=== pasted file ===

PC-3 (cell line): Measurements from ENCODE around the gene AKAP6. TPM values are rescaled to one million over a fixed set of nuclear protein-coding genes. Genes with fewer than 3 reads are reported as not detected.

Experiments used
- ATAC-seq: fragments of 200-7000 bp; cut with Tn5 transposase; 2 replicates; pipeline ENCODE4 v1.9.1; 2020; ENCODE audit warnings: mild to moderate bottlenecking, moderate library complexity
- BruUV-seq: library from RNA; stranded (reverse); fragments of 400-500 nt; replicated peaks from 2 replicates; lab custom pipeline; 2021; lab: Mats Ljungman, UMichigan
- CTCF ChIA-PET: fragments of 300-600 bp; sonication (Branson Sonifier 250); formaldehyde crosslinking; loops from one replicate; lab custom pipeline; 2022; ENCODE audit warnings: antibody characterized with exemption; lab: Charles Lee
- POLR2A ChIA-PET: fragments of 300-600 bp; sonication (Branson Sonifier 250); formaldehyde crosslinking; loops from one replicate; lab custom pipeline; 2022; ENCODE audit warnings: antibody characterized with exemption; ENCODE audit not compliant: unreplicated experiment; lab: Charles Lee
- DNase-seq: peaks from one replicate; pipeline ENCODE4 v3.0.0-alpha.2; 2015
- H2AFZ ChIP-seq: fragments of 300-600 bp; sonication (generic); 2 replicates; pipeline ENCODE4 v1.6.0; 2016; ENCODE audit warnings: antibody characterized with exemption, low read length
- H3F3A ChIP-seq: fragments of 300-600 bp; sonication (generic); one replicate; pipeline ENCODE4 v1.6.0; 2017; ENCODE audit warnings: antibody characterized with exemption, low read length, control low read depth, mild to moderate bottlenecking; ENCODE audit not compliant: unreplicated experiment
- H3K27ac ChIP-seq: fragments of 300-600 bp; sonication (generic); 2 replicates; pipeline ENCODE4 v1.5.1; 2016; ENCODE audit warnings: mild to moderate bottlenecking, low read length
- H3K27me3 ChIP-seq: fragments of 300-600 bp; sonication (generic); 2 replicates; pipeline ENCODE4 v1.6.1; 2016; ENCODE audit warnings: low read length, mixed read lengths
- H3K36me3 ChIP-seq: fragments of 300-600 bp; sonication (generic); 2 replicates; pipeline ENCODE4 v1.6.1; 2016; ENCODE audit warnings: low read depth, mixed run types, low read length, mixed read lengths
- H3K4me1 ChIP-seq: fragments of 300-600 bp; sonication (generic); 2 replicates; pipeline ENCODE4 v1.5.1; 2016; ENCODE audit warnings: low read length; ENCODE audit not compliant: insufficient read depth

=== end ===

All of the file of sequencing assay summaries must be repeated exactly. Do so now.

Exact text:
PC-3 (cell line): Measurements from ENCODE around the gene AKAP6. TPM values are rescaled to one million over a fixed set of nuclear protein-coding genes. Genes with fewer than 3 reads are reported as not detected.

Experiments used
- ATAC-seq: fragments of 200-7000 bp; cut with Tn5 transposase; 2 replicates; pipeline ENCODE4 v1.9.1; 2020; ENCODE audit warnings: mild to moderate bottlenecking, moderate library complexity
- BruUV-seq: library from RNA; stranded (reverse); fragments of 400-500 nt; replicated peaks from 2 replicates; lab custom pipeline; 2021; lab: Mats Ljungman, UMichigan
- CTCF ChIA-PET: fragments of 300-600 bp; sonication (Branson Sonifier 250); formaldehyde crosslinking; loops from one replicate; lab custom pipeline; 2022; ENCODE audit warnings: antibody characterized with exemption; lab: Charles Lee
- POLR2A ChIA-PET: fragments of 300-600 bp; sonication (Branson Sonifier 250); formaldehyde crosslinking; loops from one replicate; lab custom pipeline; 2022; ENCODE audit warnings: antibody characterized with exemption; ENCODE audit not compliant: unreplicated experiment; lab: Charles Lee
- DNase-seq: peaks from one replicate; pipeline ENCODE4 v3.0.0-alpha.2; 2015
- H2AFZ ChIP-seq: fragments of 300-600 bp; sonication (generic); 2 replicates; pipeline ENCODE4 v1.6.0; 2016; ENCODE audit warnings: antibody characterized with exemption, low read length
- H3F3A ChIP-seq: fragments of 300-600 bp; sonication (generic); one replicate; pipeline ENCODE4 v1.6.0; 2017; ENCODE audit warnings: antibody characterized with exemption, low read length, control low read depth, mild to moderate bottlenecking; ENCODE audit not compliant: unreplicated experiment
- H3K27ac ChIP-seq: fragments of 300-600 bp; sonication (generic); 2 replicates; pipeline ENCODE4 v1.5.1; 2016; ENCODE audit warnings: mild to moderate bottlenecking, low read length
- H3K27me3 ChIP-seq: fragments of 300-600 bp; sonication (generic); 2 replicates; pipeline ENCODE4 v1.6.1; 2016; ENCODE audit warnings: low read length, mixed read lengths
- H3K36me3 ChIP-seq: fragments of 300-600 bp; sonication (generic); 2 replicates; pipeline ENCODE4 v1.6.1; 2016; ENCODE audit warnings: low read depth, mixed run types, low read length, mixed read lengths
- H3K4me1 ChIP-seq: fragments of 300-600 bp; sonication (generic); 2 replicates; pipeline ENCODE4 v1.5.1; 2016; ENCODE audit warnings: low read length; ENCODE audit not compliant: insufficient read depth